This article provides information about the many important benefits of the vitamin B1 (also known as Thiamin), as well as a comprehensive list of Vitamin B1 sources. While this vitamin is found in many common foods and also available in supplement form, it is still very important to be aware of the health advantages related to a diet rich in Vitamin B1.
Vitamin B1, also known as Thiamin, is a vitamin found in a large variety of different foods, everything from peanuts to oranges to liver. Deficiencies of Vitamin B1 are rare in developed countries, yet there are certain risk factors that need to be taken into account when monitoring Vitamin B1 consumption. This vitamin must be included in the diet daily, as it is not absorbed by the body when ingested.
The benefits of Vitamin B1 include increased cardiovascular health, nervous system strength and muscular function. Vitamin B1 aids in digestion, and is vital in the metabolism of carbohydrates, which offers increased energy. Vitamin B1 also has proven antioxidant properties, which have been shown to assist in the prevention of many health problems including cancer and heart disease. In addition, Vitamin B1 has been connected to increased memory function and concentration. Vitamin B1 has also been linked to a prevention of motion sickness.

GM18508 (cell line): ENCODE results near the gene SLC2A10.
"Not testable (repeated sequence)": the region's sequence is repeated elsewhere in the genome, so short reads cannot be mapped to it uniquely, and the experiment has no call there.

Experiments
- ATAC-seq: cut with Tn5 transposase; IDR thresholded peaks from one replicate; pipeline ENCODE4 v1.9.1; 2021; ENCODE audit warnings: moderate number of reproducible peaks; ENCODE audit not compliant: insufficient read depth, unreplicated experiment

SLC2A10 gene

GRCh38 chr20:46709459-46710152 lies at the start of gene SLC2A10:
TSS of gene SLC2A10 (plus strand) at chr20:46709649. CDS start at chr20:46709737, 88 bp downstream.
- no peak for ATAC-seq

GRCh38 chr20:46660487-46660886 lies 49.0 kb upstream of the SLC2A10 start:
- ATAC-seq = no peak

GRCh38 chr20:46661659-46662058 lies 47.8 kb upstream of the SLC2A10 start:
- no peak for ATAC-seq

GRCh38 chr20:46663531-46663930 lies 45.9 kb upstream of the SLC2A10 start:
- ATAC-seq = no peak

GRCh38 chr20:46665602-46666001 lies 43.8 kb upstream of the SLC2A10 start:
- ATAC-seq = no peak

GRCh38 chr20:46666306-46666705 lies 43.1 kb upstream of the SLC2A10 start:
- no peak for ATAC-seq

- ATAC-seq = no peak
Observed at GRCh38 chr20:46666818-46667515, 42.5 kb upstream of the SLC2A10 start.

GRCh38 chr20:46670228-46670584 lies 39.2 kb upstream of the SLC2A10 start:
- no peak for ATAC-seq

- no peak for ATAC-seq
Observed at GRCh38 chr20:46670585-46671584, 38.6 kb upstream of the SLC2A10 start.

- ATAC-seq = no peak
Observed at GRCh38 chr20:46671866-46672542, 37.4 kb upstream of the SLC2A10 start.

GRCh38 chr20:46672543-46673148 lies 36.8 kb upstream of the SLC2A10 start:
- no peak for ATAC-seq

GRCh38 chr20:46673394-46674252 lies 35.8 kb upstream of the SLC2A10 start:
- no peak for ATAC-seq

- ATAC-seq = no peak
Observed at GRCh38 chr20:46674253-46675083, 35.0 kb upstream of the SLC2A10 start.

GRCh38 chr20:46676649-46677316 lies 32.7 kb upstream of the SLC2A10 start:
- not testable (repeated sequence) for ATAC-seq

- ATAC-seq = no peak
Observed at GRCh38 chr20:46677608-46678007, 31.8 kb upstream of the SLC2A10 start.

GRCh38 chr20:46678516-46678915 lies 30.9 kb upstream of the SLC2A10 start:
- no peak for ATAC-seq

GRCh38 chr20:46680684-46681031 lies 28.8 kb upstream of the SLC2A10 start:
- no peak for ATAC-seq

Those at risk for a Vitamin B1 deficiency include alcoholics, highly active individuals, people over the age of 50 and people currently on birth control pills or hormone replacement pills. Vitamin B1 is also very important for infants and children, as it is essential in the process of growth and development.
The best sources of Vitamin B1 are: yeast, sunflower seeds, liver, brazil nuts, barley and pistachio nuts. Some other great sources of Vitamin B1 include pork, cauliflower, peanuts, almonds, potatoes, eggs, navy and kidney beans, asparagus, kale, oranges, oatmeal, wheat germ, rye and whole wheat flour.
Vitamin B1 is a crucial nutrient for people of all ages. If insufficient levels of Vitamin B1 are sustained through regular diet, supplements should be considered. However, you should consult your doctor before adding any additional supplements to your diet. Healthy dosage of Vitamin B1 varies from a minimum of .4 milligrams a day in infants to 1.8 milligrams a day for active adults. For comparison, 1 cup of oats offers 1.19 mg of Thiamin/B1 and one serving of corn flakes breakfast cereal contains .37 mg of Thiamin/B1.
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